Sue Coe is Head of

Employment at the EHRC.

1:52:161:52:19

Bina Hale is a recruitment

consultant who won a case of actual

1:52:191:52:22

discrimination

against her employer.

1:52:221:52:25

Thanks for joining us.

Can I start

with you on what rights are when it

1:52:251:52:31

comes to recruitment, are you

allowed to be asked if you're

1:52:311:52:34

pregnant?

It seems ludicrous we have

to remind ourselves the whole point

1:52:341:52:37

of a job interview is to get the

best person for the job depending on

1:52:371:52:42

their skills and experience and not

any discriminatory factors. It is

1:52:421:52:47

unlawful to not appoint somebody for

a job because they're a woman,

1:52:471:52:50

pregnant or because you even think

they might get pregnant at sometime

1:52:501:52:55

in the future.

But they can be

asked, though, can't be? They just

1:52:551:52:59

can't discriminate them for it.

But

the big question is why would you

1:52:591:53:03

want to ask those questions in an

interview if you're not allowed to

1:53:031:53:07

actually act on the answers to deny

people work?

What about then once

1:53:071:53:13

the mother has had the child and is

back in work, what are your thoughts

1:53:131:53:17

on the attitude you found in the

story about people saying they are a

1:53:171:53:21

burden was yellow we're founding

these attitudes aren't only decades

1:53:211:53:27

away from what the actual law is,

but it seems to ignore the

1:53:271:53:32

fundamental rights of women at work

-- they are a burden?

1:53:321:53:38

That's what we are concerned about,

we are calling on employers to work

1:53:381:53:44

with us and take up the support we

are offering them through our

1:53:441:53:50

working forward initiative.

For you

this was your reality, you were

1:53:501:53:54

disseminated against. What happened

to you?

I worked for Denton is, the

1:53:541:53:59

biggest international law firm, had

my second child when I was there and

1:53:591:54:03

I was brought in first day back

after maternity and said I was under

1:54:031:54:08

redundancy consultation and

effectively was made redundant, went

1:54:081:54:11

through the internal process, which

was flawed, and had to unfortunately

1:54:111:54:14

take them to a tribunal, which I won

at the end of last year.

That was a

1:54:141:54:22

year of your life trying to win that

case?

A whole year. To be honest I'm

1:54:221:54:27

ashamed to say I resented my son for

the first year of his life purely

1:54:271:54:31

because of what happened to me. The

emotional impact, the financial

1:54:311:54:34

impact, the anxiety, the sleepless

night and it's something I live with

1:54:341:54:37

my daily basis and it's something I

will never be able to forget that

1:54:371:54:41

nights.

UI with a different company?

I work for another organisation now

1:54:411:54:46

-- nights -- you are working working

with a different company. It is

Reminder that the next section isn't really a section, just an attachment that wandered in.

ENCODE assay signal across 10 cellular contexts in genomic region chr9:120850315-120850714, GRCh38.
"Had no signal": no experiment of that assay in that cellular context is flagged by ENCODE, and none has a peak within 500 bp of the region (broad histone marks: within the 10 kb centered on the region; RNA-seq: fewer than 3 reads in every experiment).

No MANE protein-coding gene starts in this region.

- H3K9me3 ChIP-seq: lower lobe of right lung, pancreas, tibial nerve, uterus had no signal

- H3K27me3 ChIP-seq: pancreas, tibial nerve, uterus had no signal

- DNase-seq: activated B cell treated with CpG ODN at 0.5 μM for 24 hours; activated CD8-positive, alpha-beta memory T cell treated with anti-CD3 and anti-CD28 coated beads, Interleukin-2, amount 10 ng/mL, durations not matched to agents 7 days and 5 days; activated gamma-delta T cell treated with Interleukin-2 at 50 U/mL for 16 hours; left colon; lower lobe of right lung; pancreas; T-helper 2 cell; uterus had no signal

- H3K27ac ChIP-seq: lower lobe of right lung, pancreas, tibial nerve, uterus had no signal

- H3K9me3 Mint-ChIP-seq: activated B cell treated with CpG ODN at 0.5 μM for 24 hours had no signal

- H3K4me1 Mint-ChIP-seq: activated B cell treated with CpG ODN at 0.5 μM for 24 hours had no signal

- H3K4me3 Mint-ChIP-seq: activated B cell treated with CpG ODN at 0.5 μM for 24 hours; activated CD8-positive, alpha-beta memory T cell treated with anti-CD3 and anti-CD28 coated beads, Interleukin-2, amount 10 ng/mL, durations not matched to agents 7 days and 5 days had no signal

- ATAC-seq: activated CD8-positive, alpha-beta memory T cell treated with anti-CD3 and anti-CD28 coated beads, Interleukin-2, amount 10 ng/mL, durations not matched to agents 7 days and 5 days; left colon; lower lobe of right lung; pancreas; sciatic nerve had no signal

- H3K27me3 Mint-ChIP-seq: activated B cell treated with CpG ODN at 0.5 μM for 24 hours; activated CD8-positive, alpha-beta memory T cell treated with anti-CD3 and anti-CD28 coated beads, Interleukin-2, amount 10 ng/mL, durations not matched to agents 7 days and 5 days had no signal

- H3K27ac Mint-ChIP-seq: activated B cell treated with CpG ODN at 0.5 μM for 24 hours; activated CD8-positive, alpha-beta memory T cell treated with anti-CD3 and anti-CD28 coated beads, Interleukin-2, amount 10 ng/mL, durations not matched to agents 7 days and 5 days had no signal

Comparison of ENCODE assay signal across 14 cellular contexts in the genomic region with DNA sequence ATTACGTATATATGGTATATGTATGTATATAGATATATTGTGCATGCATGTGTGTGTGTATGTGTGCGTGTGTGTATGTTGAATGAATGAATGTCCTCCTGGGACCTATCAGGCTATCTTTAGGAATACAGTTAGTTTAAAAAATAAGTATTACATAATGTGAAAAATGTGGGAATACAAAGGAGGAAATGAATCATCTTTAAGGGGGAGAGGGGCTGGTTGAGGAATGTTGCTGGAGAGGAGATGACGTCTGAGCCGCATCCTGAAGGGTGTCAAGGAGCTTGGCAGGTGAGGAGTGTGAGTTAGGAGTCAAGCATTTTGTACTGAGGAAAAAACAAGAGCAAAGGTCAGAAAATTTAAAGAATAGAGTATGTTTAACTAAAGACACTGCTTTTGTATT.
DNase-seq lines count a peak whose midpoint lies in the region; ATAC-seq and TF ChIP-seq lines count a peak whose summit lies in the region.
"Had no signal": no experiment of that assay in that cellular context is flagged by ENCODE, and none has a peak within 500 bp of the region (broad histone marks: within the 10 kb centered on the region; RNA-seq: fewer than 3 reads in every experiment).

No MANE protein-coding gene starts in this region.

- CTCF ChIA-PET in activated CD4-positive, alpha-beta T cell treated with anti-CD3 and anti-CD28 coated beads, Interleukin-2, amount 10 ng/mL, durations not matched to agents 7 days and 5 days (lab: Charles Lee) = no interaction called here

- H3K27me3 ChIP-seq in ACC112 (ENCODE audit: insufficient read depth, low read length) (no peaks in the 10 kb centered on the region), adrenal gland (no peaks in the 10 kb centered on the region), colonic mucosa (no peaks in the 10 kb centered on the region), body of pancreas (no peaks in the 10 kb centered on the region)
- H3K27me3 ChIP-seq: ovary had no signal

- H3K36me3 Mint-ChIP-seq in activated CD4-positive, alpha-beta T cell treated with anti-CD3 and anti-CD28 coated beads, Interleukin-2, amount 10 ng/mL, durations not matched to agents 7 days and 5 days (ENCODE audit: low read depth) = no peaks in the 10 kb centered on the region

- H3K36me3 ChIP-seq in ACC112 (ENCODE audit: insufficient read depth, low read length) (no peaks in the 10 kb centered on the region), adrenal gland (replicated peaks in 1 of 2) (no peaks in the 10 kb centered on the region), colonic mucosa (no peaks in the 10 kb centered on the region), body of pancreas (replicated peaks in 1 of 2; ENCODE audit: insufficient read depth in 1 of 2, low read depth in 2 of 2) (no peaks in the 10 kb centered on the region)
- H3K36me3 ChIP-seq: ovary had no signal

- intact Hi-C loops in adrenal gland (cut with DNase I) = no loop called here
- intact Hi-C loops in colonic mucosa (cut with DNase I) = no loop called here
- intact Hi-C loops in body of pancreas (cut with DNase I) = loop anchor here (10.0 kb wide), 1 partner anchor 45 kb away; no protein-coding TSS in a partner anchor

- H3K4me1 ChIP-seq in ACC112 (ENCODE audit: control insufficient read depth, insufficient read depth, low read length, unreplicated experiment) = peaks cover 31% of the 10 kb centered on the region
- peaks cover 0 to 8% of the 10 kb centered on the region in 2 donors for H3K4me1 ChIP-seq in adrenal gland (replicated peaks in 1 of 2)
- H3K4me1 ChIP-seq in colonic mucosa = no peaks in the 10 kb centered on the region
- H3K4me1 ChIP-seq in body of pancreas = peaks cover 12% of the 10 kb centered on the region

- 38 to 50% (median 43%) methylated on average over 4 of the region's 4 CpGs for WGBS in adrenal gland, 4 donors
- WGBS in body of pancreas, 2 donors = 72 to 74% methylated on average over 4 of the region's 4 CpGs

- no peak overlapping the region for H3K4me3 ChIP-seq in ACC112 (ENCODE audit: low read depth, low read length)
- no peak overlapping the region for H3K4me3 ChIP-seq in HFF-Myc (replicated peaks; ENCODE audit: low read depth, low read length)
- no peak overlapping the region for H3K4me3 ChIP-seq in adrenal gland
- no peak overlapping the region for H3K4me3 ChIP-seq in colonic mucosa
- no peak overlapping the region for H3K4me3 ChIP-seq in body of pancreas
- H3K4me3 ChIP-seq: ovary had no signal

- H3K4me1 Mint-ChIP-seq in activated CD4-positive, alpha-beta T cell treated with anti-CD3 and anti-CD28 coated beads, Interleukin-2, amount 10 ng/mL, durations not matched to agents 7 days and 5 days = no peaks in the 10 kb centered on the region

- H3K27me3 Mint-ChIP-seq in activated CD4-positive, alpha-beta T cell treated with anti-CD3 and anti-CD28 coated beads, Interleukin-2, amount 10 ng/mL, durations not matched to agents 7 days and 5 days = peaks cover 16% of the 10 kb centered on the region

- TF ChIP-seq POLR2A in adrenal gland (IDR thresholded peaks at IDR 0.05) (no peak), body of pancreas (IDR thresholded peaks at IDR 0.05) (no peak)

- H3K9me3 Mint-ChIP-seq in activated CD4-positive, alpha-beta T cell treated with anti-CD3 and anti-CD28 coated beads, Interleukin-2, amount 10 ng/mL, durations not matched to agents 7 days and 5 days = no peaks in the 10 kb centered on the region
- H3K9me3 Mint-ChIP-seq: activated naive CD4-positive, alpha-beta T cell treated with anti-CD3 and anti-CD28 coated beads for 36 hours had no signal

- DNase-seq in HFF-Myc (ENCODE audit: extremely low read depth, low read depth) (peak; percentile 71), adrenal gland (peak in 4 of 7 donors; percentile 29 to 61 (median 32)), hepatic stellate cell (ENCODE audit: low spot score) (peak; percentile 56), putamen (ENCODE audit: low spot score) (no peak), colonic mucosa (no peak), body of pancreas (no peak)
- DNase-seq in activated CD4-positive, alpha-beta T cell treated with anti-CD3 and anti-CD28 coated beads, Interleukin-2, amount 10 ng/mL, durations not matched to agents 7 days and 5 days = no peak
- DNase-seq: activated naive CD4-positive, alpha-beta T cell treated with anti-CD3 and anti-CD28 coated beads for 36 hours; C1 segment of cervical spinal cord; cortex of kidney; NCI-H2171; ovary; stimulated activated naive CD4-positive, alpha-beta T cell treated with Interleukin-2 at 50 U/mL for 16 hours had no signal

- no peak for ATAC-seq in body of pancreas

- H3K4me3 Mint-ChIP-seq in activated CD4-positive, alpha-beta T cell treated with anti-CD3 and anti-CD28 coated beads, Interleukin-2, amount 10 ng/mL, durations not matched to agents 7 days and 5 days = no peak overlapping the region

1:54:461:54:51

something I struggle with on a daily

basis. My trust of individuals has

1:54:511:54:54

changed. I am trying to rebuild my

confidence but it takes time. I have

1:54:541:55:02

spoken to 500 women over the last 12

months, they have contacted me, and

1:55:021:55:06

it's happening more and more often

in this day and age. It's shocking

1:55:061:55:11

how we treat our women.

Shocking is

the right word for this must sue,

1:55:111:55:17

being a super clever woman, dealing

with lots of women have done for

1:55:171:55:23

centuries but being discriminated

for it -- shocking is the right word

1:55:231:55:27

for this, Sue.

Listening to the

pressure you have been put under,

1:55:271:55:33

that's why we at EHRC are working to

stop the discrimination and change

1:55:331:55:37

attitudes upstream by offering to

work with employers, supporting

1:55:371:55:42

them, giving them tools and tips and

giving them the chance to learn

1:55:421:55:45

through each other through our

working forward initiative and

1:55:451:55:48

that's what we encourage them to do

to plant a flag and said, we want to

1:55:481:55:53

get rid of this from the workplace

so people like her don't have to go

1:55:531:55:57

through this again.

Would that work?

Do employers want to get this right?

1:55:571:56:02

Beatitudes don't suggest that, some

of them don't -- the attitudes.

I've

1:56:021:56:08

been working closely with maternity

action after what happened to me and

1:56:081:56:11

54,000 women lose their jobs every

year because of discrimination. The

1:56:111:56:15

government could have acted on it,

there was a report a year ago and

1:56:151:56:19

they've done nothing. It wouldn't

have helped me, it would help women

1:56:191:56:22

in the same situation. My view is a

lot of them are doing this because

1:56:221:56:27

there's a whole attitude around

diversity, let's have a diverse

1:56:271:56:31

workforce, but we're discriminating

against our women.

Sui, there's been

1:56:311:56:34

a number of businesses who have got

in touch and said we're a small

1:56:341:56:38

business, it's really hard for us,

however you look at it it will more

1:56:381:56:42

if an employee goes maternity leave

and when they come back they will

1:56:421:56:47

need to take time off -- Sue. How

does it work for them?

I understand

1:56:471:56:52

what small businesses are saying,